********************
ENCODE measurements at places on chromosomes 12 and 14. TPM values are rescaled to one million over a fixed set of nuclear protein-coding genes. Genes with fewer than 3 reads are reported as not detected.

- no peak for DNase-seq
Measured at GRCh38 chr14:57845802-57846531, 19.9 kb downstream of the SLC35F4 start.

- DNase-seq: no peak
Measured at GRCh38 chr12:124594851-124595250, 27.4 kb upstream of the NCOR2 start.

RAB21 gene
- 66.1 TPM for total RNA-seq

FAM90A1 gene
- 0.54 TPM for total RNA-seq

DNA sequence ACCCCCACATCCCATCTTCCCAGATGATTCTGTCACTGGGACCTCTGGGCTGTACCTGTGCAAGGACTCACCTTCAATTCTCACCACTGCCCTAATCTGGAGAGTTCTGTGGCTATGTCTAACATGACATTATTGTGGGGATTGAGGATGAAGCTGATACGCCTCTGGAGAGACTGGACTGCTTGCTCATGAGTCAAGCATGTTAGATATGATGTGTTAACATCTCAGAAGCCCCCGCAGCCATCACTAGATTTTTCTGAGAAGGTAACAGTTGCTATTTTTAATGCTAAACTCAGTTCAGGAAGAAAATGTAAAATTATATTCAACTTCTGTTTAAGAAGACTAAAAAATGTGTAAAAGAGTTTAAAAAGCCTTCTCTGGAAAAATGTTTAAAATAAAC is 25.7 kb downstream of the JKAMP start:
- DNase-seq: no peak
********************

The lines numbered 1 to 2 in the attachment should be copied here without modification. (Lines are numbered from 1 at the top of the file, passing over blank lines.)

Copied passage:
ENCODE measurements at places on chromosomes 12 and 14. TPM values are rescaled to one million over a fixed set of nuclear protein-coding genes. Genes with fewer than 3 reads are reported as not detected.

- no peak for DNase-seq